In order to move away from procrastination and move into being more of what we really want to be, we have to understand our emotions. Because, if we can turn our aversions (that trigger procrastination) into a source of motivation, we may be able to actually reach our stars.
Procrastination has been defined as the voluntary delay of any action that we realize we ought to pursue now. It can manifest it in any number of ways: work, exercise, cleaning the toilet or sending a birthday card. Even though it can be something folks joke about, to those who live with it, the reality is anything but funny.
Procrastinators, it’s been discovered, tend to harbor self-limiting beliefs, negative self-talk, and may often deal with depression and anxiety; yielding to impulses more readily than other people.
There’s A Link Between Procrastination, Impulsivity and Mood!
Thank goodness for research! Dr. Fuschia Sirois, Researcher and Author, observes: “It’s not just about being driven purely by pleasure-seeking but about avoiding negative emotions.”
Often procrastinators have a negative inner dialogue that is demeaning to themselves. Internal comments like, “I’m stupid” or “If I don’t do this right everything else I do is pointless.” Psychologist Roy F. Baumeister of Florida State University and his collaborators have demonstrated that negative emotions diminish self-control. Anxiety undermines diets as well as a smokers’ efforts to quit. All of our “survival techniques”, like eating a quart of ice cream after a breakup, are attempts at deflecting negative feelings. It turns out distraction is a great way to circumvent these feelings.
Although you might think you procrastinate for no reason at all, your dawdling may be a subconscious move to self-affirm: to check in with those things that shape your identity – your values and passions.
I have found it very heartening to learn that procrastination is much deeper than a bad habit that slows me down. I now understand there is a definite psychological thrust to it and that enables me to heal and move forward.
Some Tips That Might Help
Here are some tips I picked up from a lovely guide I found to help people like me (and maybe like you, too). While the bulk of the work is from the inside out, these little tips can help to keep you focused and provide a way to get more done instead of “wandering away from your task”.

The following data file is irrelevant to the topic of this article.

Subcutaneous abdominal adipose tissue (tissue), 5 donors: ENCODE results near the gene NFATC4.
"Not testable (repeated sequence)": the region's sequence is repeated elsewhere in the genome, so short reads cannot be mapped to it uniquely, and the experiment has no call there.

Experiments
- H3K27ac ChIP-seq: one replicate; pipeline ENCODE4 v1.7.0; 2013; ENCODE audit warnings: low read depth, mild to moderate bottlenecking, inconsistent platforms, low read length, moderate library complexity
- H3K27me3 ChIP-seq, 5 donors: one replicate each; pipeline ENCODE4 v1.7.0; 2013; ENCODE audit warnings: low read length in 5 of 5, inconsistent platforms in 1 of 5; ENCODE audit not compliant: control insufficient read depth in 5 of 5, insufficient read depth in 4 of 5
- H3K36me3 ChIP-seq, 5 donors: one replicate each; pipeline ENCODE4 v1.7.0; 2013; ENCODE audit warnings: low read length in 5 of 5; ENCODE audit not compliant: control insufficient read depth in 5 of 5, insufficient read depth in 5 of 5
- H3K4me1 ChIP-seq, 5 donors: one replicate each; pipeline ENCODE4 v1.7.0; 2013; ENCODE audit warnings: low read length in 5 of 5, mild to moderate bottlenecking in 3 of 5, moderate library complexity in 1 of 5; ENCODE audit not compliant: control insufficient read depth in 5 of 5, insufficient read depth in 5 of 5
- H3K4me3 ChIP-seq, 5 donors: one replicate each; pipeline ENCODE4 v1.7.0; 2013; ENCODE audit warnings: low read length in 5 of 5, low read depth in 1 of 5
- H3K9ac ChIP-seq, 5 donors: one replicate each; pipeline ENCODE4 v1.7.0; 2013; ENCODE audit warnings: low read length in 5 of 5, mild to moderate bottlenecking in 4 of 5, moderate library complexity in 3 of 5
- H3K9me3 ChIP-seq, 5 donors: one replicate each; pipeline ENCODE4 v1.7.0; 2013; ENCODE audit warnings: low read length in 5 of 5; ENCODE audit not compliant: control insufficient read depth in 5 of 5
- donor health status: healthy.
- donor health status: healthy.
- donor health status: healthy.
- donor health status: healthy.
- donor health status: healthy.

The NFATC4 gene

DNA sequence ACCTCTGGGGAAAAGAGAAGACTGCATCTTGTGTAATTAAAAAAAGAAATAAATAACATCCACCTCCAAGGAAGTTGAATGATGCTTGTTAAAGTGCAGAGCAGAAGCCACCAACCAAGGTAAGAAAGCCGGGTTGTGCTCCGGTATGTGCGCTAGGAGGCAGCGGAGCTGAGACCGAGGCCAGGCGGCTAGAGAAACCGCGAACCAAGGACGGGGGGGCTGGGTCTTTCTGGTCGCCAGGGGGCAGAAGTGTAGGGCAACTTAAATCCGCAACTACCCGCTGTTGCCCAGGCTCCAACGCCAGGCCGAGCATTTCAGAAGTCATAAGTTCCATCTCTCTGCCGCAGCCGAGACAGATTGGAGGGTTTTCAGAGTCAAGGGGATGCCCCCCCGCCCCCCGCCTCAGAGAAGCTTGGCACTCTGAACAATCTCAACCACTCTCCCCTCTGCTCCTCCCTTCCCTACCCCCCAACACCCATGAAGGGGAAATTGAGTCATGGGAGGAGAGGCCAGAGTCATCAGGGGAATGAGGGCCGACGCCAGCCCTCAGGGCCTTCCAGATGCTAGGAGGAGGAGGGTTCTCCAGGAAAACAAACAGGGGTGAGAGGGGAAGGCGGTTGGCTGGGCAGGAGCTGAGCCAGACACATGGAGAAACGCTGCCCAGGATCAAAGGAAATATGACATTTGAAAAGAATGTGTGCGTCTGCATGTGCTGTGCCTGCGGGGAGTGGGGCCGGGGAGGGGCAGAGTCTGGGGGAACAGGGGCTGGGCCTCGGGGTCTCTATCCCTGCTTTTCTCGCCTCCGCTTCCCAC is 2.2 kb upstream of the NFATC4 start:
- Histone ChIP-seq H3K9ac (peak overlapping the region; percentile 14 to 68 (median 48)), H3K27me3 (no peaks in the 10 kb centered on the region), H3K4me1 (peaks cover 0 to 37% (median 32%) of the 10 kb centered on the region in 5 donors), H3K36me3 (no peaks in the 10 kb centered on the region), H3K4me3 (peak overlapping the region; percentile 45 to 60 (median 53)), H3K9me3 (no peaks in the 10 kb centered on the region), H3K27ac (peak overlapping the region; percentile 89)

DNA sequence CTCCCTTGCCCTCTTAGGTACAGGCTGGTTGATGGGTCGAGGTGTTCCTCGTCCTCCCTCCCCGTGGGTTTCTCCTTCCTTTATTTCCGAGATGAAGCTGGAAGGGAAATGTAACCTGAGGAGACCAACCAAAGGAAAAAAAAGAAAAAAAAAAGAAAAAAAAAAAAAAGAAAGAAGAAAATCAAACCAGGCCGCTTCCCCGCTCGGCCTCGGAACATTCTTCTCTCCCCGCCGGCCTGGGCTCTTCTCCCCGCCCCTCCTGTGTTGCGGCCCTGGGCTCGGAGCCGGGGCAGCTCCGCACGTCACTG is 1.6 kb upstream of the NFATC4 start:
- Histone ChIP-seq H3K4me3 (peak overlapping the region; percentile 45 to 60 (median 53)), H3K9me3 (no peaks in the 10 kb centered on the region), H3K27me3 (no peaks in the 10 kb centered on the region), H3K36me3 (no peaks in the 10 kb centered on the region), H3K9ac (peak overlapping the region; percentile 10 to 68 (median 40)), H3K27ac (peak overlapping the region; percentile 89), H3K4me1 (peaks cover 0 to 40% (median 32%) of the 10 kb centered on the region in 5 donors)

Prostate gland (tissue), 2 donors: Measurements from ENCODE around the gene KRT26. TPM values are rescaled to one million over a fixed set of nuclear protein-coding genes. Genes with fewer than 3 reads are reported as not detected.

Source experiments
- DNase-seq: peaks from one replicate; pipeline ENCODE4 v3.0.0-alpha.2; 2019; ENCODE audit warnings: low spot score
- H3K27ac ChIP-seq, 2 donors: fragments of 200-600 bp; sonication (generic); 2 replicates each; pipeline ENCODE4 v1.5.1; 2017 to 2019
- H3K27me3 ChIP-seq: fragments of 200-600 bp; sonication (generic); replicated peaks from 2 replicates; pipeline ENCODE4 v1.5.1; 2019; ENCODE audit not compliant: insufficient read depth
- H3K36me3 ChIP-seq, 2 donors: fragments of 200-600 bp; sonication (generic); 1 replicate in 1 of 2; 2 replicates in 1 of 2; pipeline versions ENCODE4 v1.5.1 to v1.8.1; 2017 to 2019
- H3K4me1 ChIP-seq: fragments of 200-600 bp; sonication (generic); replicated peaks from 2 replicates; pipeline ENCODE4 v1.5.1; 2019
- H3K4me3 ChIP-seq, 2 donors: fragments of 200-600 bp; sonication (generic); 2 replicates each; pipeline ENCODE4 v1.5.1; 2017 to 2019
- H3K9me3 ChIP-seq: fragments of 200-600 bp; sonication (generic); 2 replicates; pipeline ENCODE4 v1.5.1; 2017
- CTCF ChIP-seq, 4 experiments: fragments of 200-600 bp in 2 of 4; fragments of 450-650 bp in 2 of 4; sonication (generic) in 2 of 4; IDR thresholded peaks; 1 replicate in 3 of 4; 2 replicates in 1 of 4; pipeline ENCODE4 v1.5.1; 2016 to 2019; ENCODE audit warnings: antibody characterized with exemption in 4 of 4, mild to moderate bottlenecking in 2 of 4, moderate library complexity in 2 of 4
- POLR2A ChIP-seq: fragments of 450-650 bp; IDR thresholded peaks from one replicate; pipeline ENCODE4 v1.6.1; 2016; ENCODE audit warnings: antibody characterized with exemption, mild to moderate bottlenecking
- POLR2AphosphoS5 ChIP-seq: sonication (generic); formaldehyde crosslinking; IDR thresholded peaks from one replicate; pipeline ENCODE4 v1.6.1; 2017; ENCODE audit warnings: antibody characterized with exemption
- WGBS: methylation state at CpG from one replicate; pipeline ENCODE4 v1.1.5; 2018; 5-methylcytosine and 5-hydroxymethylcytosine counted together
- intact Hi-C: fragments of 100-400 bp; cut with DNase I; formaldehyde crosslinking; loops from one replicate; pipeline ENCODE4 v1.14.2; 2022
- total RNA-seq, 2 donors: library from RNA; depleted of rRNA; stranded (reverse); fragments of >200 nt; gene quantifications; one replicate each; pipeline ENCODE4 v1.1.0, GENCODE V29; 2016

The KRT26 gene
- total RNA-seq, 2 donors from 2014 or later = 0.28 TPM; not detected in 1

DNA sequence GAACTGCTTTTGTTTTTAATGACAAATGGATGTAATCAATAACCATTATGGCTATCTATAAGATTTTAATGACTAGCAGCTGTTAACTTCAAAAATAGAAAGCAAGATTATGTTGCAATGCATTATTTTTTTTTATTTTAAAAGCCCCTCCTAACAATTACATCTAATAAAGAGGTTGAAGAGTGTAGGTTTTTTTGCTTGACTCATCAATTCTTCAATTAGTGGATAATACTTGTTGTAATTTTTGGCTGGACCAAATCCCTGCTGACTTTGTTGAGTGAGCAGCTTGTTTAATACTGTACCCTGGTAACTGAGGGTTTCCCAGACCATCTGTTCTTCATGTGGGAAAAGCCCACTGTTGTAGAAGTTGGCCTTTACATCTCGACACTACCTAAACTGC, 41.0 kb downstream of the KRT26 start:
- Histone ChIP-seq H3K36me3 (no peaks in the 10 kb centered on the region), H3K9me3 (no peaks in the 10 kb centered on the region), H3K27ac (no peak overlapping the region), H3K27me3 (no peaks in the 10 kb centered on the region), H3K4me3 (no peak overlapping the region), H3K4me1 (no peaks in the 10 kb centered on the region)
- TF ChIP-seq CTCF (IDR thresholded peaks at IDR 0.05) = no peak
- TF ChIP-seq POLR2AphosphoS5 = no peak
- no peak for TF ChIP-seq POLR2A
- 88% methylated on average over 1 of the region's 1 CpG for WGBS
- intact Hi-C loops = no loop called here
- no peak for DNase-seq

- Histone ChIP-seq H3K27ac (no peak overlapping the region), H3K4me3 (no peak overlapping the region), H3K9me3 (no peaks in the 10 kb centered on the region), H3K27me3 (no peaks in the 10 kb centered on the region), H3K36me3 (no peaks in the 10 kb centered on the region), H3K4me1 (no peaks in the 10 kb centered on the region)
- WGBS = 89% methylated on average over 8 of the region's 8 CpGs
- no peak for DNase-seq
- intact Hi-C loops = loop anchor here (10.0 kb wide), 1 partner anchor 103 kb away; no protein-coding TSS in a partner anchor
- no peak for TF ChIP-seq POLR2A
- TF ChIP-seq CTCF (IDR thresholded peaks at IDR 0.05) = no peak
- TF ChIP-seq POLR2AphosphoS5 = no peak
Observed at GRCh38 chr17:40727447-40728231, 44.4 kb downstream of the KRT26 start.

1. If you’re a techie type and love apps for your phone, check out some of these that help you stay focused on what you have to do:
- Rescue Time
- Noisli (for those bothered by outside noises)
- Remember the Milk (if you keep reminders running around in your head)
- Time Warp (to get you back on track when your fingers do the walking to games)
There are myriad others, just don’t get distracted by the shopping page. 🙂
2. Create a checklist: This is one of my faves and something I’ve done for ages. It helps me get stuff done.
3. Pomodoro Method: Use a timer and set it for 25 minutes (or whatever is needed) to accomplish a specific task. When the timer goes off, take a break. Then reset and go again.
4. Hide your phone. This one really bugs some of the people in my world, but it works for me because I distract easily and every time the thing dings I stop what I’m doing to see what’s happening. It doesn’t make for a productive workday. I leave my phone in another room and, if I have important stuff to do, I put it on airplane mode. The trick is to take it off airplane mode when I’m finished … I’m still working on that.
5. Eat the Frog. There’s a book by that name. Anyway, eating the frog is doing the tough stuff first to get it out of the way. Now, you may not like to eat frogs and prefer to do the little things first. Okay. Whatever, just do something.
6. Write in a diary. Sure, it’s old fashioned, but it really works if you use it to write down your tasks list and your reason for doing the task. When you feel like checking out, take a few minutes to review your diary – it can give you the inspiration to keep going.
7. Here’s the most important one in my opinion: Forgive Yourself. Take yourself off the guilt hook by acknowledging you’re a procrastinator and then forgive yourself for it. Studies actually show that actively forgiving yourself for procrastination leads to less frequent procrastination behaviors in the future. So be kind to yourself and let go of the past. After all, you can’t change the past, but you can impact your future.